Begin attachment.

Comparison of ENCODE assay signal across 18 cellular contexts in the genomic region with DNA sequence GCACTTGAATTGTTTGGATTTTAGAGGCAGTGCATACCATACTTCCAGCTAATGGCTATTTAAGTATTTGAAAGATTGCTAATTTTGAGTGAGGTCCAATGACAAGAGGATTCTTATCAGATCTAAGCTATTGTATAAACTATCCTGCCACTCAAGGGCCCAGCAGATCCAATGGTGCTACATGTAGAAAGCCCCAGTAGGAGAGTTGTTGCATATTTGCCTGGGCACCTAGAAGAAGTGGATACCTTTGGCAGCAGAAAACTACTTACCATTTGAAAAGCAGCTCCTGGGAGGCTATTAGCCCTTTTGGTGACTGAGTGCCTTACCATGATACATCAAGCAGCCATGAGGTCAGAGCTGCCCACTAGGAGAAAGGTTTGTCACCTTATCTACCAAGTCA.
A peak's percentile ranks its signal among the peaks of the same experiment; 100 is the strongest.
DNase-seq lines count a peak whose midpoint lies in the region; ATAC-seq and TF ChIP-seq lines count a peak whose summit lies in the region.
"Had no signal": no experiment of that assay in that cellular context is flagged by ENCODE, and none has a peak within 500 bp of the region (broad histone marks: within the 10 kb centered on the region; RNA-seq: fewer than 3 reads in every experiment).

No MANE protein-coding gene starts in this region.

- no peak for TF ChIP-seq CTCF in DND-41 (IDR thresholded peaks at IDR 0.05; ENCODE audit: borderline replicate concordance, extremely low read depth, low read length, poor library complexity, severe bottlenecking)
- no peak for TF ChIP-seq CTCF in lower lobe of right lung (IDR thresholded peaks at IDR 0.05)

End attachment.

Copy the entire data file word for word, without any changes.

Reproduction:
Comparison of ENCODE assay signal across 18 cellular contexts in the genomic region with DNA sequence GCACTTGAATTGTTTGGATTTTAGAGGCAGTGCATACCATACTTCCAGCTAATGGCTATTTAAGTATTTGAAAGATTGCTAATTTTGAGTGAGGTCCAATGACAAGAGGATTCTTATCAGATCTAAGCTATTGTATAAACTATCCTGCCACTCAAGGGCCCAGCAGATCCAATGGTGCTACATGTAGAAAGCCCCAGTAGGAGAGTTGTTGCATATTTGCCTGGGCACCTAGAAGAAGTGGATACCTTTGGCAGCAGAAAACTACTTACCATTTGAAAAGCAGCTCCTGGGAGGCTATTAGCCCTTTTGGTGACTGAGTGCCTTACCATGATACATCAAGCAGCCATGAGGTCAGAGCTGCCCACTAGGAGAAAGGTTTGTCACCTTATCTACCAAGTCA.
A peak's percentile ranks its signal among the peaks of the same experiment; 100 is the strongest.
DNase-seq lines count a peak whose midpoint lies in the region; ATAC-seq and TF ChIP-seq lines count a peak whose summit lies in the region.
"Had no signal": no experiment of that assay in that cellular context is flagged by ENCODE, and none has a peak within 500 bp of the region (broad histone marks: within the 10 kb centered on the region; RNA-seq: fewer than 3 reads in every experiment).

No MANE protein-coding gene starts in this region.

- no peak for TF ChIP-seq CTCF in DND-41 (IDR thresholded peaks at IDR 0.05; ENCODE audit: borderline replicate concordance, extremely low read depth, low read length, poor library complexity, severe bottlenecking)
- no peak for TF ChIP-seq CTCF in lower lobe of right lung (IDR thresholded peaks at IDR 0.05)